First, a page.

Mandarin culture-blogger AC Douglas is back on the warpath with a new site. He takes issue with quasi-populist ideas that I’ve lately purveyed in the New Yorker, and which have animated Greg Sandow’s writing for years. Classical music, ACD says, is by nature an elitist art; it can’t pass itself off as something for the masses, any more than an aristocrat can pass as a redneck. (His metaphor, not mine.) This neo-con position is enjoying a late surge in classical circles. A while back I was talking to a brilliant young composer who told me flatly , “If we don’t say our music is better than other music, then it is doomed to die.” Kyle Gann, on his blog, quotes a 22-year-old composer who promotes a “New Elitism” — “somewhat more broad-minded than the past one, but not as all-inclusive and allegedly populist as post- modernism claims to be.” Snobbery with a knowing smirk.
I won’t address this mindset head on, having already done so at length. Suffice to say I don't recognize its mode of listening, which seems to require a feeling of superiority as part of the aesthetic experience. If you’re worrying about how your music ranks with other people’s, I wonder if you’re actually listening at all. We’ve been trying the holier-than-thou gambit in American classical music for more than a century, and while it has sucked up big donations it has backfired time and again with the general public. I’ll use a very crude metaphor. You go to a party where you know no one. Do you go up to someone and say, “I am the finest individual in this room, and everyone else is fundamentally uninteresting”? It might work if you say it with the right crazed conviction — if you are Gustav Mahler or Arturo Toscanini, say — but chances are that you will leave as friendless as you came, with people whispering “Who’s that creep?” behind your back. Better, perhaps, to say something smart but lively, leading others to conclude on their own that hey, this guy is more interesting than Bill who is talking about spackling. You embody quality, you don’t announce it.
Culture doesn’t work that way, the Elitists might protest. CM must advertise its greatness. It is a Great Tradition that needs to be Maintained. I’m willing to admit that populism has its limits: if you go in front of a roomful of kids saying, “Hey, this dude Beethoven was one wild and crazy homey,” they’ll see through you. But you can celebrate Beethoven’s genius without necessarily suggesting that he’s better than Beyoncé. He's in a different world: so paint that world as vividly as you can and show how it invades your own. I’m imagining another objection: Isn’t pop music boastful beyond belief? Didn’t Chuck Berry advance his agenda by singing, “Roll over Beethoven”? Shouldn't we fight back? Well, as Susan McClary points out, the full line is “Roll over Beethoven and tell Tchaikovsky the news,” which is a somewhat more suggestive and inclusive message. In any case, Chuck Berry is boasting that he’s more fun, and he has the riffs to prove it. The crux of the classical boast is: Can we back it up? Just how goddamn civilized are we? The experience I described in "Listen To This," of meeting a bunch of punk-rock DJs who were more cultured than I was, destroyed that assurance in my mind, and I’ve never felt the need to get it back.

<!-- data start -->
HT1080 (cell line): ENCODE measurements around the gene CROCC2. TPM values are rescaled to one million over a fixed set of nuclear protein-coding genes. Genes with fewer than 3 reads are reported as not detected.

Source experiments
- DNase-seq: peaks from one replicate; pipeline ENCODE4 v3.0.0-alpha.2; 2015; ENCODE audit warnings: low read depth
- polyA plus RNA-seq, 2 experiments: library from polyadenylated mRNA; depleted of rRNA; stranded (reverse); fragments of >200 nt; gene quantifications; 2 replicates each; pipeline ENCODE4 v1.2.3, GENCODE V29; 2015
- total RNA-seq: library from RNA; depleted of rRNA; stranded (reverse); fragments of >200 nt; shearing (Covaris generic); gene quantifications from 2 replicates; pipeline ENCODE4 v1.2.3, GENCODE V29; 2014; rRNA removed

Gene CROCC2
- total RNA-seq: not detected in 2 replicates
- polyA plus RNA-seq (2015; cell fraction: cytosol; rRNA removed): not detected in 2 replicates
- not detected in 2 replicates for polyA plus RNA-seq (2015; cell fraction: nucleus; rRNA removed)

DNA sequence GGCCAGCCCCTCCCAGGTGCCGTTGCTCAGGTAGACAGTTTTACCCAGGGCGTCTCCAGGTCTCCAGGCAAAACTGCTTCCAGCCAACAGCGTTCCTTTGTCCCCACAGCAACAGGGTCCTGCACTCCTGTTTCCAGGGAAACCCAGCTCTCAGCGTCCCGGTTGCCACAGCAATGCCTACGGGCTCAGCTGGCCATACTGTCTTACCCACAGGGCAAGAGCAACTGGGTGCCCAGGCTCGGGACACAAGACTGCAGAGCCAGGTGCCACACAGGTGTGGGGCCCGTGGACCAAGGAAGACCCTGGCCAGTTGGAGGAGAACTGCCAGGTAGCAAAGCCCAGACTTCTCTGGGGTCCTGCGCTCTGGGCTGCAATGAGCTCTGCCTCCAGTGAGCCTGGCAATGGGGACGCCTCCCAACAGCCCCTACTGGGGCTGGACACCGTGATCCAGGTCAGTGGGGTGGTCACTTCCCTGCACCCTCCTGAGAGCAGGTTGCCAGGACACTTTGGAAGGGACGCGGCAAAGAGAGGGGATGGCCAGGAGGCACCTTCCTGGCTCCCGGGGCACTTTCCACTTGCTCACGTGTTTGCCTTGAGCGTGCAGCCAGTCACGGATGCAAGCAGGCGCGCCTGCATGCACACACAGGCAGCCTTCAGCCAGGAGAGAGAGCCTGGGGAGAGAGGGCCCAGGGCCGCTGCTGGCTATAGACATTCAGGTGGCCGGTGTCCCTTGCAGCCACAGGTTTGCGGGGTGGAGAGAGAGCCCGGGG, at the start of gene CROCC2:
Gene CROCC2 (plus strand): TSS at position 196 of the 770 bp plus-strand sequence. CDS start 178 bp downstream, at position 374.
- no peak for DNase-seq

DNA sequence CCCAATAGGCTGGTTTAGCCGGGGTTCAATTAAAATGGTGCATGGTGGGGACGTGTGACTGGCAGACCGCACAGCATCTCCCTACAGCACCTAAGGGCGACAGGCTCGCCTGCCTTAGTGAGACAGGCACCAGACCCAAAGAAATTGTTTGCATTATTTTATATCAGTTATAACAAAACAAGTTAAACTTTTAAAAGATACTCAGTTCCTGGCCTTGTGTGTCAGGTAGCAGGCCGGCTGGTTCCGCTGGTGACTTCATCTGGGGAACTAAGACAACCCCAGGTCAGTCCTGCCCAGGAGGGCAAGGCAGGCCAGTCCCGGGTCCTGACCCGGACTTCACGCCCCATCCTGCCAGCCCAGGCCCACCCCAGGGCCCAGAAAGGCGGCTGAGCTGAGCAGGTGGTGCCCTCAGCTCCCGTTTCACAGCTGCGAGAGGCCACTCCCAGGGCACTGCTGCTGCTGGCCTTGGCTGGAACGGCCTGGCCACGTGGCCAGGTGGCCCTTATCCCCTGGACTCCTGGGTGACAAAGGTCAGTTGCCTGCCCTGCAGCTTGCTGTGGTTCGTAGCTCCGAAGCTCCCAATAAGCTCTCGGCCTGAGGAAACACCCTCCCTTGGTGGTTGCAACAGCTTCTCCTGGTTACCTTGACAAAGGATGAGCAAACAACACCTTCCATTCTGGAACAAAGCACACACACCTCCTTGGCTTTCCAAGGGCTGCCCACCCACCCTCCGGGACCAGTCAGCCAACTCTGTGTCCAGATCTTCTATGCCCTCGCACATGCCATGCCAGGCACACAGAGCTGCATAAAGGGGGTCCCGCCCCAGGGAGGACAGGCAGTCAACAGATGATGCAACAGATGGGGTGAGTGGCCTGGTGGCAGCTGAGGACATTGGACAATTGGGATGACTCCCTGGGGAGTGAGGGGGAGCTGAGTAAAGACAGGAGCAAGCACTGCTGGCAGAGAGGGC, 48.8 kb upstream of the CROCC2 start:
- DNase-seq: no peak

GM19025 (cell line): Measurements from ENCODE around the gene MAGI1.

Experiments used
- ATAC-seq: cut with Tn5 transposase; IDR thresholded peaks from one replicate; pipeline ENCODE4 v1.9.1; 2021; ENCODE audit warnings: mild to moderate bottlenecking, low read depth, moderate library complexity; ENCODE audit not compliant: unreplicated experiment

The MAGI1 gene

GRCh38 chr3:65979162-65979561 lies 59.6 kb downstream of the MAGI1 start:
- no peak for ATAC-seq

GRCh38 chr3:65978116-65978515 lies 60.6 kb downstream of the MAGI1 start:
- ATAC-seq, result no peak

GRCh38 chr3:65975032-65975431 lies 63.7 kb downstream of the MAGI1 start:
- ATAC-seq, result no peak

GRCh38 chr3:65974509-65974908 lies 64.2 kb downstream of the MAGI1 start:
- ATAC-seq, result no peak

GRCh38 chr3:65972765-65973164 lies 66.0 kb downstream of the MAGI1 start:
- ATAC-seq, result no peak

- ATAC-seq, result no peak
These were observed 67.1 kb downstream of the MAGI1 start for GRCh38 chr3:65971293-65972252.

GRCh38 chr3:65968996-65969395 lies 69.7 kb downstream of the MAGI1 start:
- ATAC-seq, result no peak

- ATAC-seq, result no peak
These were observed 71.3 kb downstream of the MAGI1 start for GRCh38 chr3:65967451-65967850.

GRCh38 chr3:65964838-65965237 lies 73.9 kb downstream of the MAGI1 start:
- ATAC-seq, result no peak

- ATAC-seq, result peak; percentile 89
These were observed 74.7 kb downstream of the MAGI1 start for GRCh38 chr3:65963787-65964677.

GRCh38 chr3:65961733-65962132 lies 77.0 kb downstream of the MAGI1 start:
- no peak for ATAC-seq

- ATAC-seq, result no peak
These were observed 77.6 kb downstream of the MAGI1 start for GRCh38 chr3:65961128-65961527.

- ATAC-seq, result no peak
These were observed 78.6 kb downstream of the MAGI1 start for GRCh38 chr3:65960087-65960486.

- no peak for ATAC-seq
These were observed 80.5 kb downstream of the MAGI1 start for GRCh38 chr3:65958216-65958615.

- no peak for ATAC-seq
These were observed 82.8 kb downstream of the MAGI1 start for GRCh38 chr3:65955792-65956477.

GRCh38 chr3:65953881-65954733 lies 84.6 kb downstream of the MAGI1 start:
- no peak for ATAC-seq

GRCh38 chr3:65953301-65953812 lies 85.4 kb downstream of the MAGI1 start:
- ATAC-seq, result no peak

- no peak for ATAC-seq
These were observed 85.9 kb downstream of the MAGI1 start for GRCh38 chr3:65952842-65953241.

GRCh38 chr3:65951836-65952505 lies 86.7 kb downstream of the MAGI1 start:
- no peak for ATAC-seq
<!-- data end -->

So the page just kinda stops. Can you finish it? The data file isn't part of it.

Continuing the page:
Maybe ACD and I can agree on this formula: If classical music is absent from your life, then you are missing out on something huge and grand. What unifies us, I hope, is the urge to tell the news about this music, which, for all its elitist trappings, occupies an underground position in contemporary culture. I sometimes don’t mind seeing pop music take a little pounding, because, for all its regular-folks veneer, it is the Establishment, and it has major smugness issues of its own. (The only people who seemed really incensed by my piece were pop snobs who didn't want me venturing outside my culture ghetto. Within CM it was much less controversial than I'd expected.) I like reading ACD because I sense the passion behind the words — and people respond to passionate messages, even if they leave a bitter taste. The ultimate enemy is the sort of passive, neutral, vaguely fatalistic thinking that has driven major classical insitutions for too long. I expect we can also agree on that.